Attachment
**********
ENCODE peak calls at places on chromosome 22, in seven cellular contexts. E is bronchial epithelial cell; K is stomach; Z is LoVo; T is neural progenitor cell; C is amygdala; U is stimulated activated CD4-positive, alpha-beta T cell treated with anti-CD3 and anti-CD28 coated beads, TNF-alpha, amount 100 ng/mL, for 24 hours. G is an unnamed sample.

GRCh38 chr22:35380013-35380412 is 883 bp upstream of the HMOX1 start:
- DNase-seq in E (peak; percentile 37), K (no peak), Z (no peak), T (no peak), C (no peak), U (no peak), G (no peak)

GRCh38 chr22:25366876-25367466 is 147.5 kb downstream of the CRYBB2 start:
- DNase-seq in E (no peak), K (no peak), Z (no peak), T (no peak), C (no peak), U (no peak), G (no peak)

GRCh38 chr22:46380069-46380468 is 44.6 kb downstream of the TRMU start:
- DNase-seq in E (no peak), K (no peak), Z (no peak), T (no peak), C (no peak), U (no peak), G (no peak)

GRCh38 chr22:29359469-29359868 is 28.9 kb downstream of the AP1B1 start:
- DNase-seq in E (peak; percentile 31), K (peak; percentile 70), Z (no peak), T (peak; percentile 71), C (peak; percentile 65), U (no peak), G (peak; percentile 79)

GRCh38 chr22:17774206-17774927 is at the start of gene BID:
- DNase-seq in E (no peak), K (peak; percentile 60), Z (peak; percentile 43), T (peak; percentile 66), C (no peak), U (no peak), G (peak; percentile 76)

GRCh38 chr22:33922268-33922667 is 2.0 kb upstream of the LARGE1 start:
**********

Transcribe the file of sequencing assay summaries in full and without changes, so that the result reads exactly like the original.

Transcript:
ENCODE peak calls at places on chromosome 22, in seven cellular contexts. E is bronchial epithelial cell; K is stomach; Z is LoVo; T is neural progenitor cell; C is amygdala; U is stimulated activated CD4-positive, alpha-beta T cell treated with anti-CD3 and anti-CD28 coated beads, TNF-alpha, amount 100 ng/mL, for 24 hours. G is an unnamed sample.

GRCh38 chr22:35380013-35380412 is 883 bp upstream of the HMOX1 start:
- DNase-seq in E (peak; percentile 37), K (no peak), Z (no peak), T (no peak), C (no peak), U (no peak), G (no peak)

GRCh38 chr22:25366876-25367466 is 147.5 kb downstream of the CRYBB2 start:
- DNase-seq in E (no peak), K (no peak), Z (no peak), T (no peak), C (no peak), U (no peak), G (no peak)

GRCh38 chr22:46380069-46380468 is 44.6 kb downstream of the TRMU start:
- DNase-seq in E (no peak), K (no peak), Z (no peak), T (no peak), C (no peak), U (no peak), G (no peak)

GRCh38 chr22:29359469-29359868 is 28.9 kb downstream of the AP1B1 start:
- DNase-seq in E (peak; percentile 31), K (peak; percentile 70), Z (no peak), T (peak; percentile 71), C (peak; percentile 65), U (no peak), G (peak; percentile 79)

GRCh38 chr22:17774206-17774927 is at the start of gene BID:
- DNase-seq in E (no peak), K (peak; percentile 60), Z (peak; percentile 43), T (peak; percentile 66), C (no peak), U (no peak), G (peak; percentile 76)

GRCh38 chr22:33922268-33922667 is 2.0 kb upstream of the LARGE1 start: